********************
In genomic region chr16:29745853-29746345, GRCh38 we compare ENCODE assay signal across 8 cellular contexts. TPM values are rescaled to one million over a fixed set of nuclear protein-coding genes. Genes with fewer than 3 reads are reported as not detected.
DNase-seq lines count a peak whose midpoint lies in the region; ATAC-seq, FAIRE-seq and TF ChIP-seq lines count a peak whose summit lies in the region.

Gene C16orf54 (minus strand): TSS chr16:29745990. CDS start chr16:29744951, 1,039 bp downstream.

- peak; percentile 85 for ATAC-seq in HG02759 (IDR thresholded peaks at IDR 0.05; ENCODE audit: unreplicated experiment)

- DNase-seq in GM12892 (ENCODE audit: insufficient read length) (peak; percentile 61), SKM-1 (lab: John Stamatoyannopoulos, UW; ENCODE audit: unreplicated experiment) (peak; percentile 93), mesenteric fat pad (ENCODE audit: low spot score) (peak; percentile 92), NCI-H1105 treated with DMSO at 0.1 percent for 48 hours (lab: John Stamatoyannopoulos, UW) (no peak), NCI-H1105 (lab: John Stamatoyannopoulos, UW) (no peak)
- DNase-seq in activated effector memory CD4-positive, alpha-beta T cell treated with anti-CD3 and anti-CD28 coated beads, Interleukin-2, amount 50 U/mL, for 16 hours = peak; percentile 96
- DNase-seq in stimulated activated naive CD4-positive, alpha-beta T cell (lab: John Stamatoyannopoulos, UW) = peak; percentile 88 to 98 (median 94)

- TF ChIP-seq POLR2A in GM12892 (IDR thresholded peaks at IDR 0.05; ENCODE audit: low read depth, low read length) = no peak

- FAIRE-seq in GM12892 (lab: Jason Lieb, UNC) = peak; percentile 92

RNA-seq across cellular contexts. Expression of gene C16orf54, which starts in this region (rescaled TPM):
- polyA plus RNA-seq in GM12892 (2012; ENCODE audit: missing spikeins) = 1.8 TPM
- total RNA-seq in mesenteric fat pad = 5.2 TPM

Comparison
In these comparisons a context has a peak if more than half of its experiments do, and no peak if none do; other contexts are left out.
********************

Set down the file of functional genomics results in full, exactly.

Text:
In genomic region chr16:29745853-29746345, GRCh38 we compare ENCODE assay signal across 8 cellular contexts. TPM values are rescaled to one million over a fixed set of nuclear protein-coding genes. Genes with fewer than 3 reads are reported as not detected.
DNase-seq lines count a peak whose midpoint lies in the region; ATAC-seq, FAIRE-seq and TF ChIP-seq lines count a peak whose summit lies in the region.

Gene C16orf54 (minus strand): TSS chr16:29745990. CDS start chr16:29744951, 1,039 bp downstream.

- peak; percentile 85 for ATAC-seq in HG02759 (IDR thresholded peaks at IDR 0.05; ENCODE audit: unreplicated experiment)

- DNase-seq in GM12892 (ENCODE audit: insufficient read length) (peak; percentile 61), SKM-1 (lab: John Stamatoyannopoulos, UW; ENCODE audit: unreplicated experiment) (peak; percentile 93), mesenteric fat pad (ENCODE audit: low spot score) (peak; percentile 92), NCI-H1105 treated with DMSO at 0.1 percent for 48 hours (lab: John Stamatoyannopoulos, UW) (no peak), NCI-H1105 (lab: John Stamatoyannopoulos, UW) (no peak)
- DNase-seq in activated effector memory CD4-positive, alpha-beta T cell treated with anti-CD3 and anti-CD28 coated beads, Interleukin-2, amount 50 U/mL, for 16 hours = peak; percentile 96
- DNase-seq in stimulated activated naive CD4-positive, alpha-beta T cell (lab: John Stamatoyannopoulos, UW) = peak; percentile 88 to 98 (median 94)

- TF ChIP-seq POLR2A in GM12892 (IDR thresholded peaks at IDR 0.05; ENCODE audit: low read depth, low read length) = no peak

- FAIRE-seq in GM12892 (lab: Jason Lieb, UNC) = peak; percentile 92

RNA-seq across cellular contexts. Expression of gene C16orf54, which starts in this region (rescaled TPM):
- polyA plus RNA-seq in GM12892 (2012; ENCODE audit: missing spikeins) = 1.8 TPM
- total RNA-seq in mesenteric fat pad = 5.2 TPM

Comparison
In these comparisons a context has a peak if more than half of its experiments do, and no peak if none do; other contexts are left out.